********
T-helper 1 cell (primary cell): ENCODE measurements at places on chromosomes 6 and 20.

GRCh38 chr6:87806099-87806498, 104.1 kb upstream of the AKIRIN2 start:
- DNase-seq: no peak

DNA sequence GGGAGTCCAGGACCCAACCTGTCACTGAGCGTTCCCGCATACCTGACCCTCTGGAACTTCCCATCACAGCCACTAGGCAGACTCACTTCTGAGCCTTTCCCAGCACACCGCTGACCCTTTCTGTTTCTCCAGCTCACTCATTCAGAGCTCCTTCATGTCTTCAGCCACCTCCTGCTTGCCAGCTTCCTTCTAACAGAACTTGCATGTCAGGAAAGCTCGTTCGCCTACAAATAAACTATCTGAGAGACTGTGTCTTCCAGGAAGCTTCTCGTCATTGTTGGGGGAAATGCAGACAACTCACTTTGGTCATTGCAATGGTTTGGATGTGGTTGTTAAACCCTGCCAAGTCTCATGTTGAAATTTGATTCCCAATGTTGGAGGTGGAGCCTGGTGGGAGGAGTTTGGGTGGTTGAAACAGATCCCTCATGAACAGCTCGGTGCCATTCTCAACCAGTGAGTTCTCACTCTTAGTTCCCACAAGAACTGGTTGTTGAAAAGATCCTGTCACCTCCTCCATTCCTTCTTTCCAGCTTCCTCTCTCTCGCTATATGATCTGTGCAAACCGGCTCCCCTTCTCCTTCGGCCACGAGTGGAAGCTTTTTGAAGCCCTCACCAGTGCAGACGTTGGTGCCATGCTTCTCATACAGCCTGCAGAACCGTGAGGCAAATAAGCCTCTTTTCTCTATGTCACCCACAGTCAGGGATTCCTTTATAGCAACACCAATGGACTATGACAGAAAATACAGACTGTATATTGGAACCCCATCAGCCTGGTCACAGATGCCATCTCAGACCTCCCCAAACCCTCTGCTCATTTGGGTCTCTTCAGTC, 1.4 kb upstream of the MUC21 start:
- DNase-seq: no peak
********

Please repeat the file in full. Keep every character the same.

T-helper 1 cell (primary cell): ENCODE measurements at places on chromosomes 6 and 20.

GRCh38 chr6:87806099-87806498, 104.1 kb upstream of the AKIRIN2 start:
- DNase-seq: no peak

DNA sequence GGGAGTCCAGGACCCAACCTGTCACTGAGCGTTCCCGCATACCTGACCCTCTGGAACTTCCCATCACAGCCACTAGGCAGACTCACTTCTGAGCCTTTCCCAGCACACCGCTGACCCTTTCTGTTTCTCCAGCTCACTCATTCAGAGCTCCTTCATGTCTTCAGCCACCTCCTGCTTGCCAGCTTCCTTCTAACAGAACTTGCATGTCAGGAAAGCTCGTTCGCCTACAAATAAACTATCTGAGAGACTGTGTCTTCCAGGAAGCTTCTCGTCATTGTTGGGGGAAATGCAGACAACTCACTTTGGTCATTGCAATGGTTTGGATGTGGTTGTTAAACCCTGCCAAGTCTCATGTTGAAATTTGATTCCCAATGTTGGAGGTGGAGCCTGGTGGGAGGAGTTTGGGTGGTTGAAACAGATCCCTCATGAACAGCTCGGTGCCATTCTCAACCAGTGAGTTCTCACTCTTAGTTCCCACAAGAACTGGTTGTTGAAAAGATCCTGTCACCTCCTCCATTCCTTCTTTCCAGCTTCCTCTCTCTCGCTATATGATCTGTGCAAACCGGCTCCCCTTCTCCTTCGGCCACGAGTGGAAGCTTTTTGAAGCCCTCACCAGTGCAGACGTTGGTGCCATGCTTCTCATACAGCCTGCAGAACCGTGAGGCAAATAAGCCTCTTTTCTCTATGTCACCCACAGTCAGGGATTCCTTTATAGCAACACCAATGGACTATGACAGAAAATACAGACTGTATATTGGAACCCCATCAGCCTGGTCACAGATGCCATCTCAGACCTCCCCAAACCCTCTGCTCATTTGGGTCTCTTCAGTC, 1.4 kb upstream of the MUC21 start:
- DNase-seq: no peak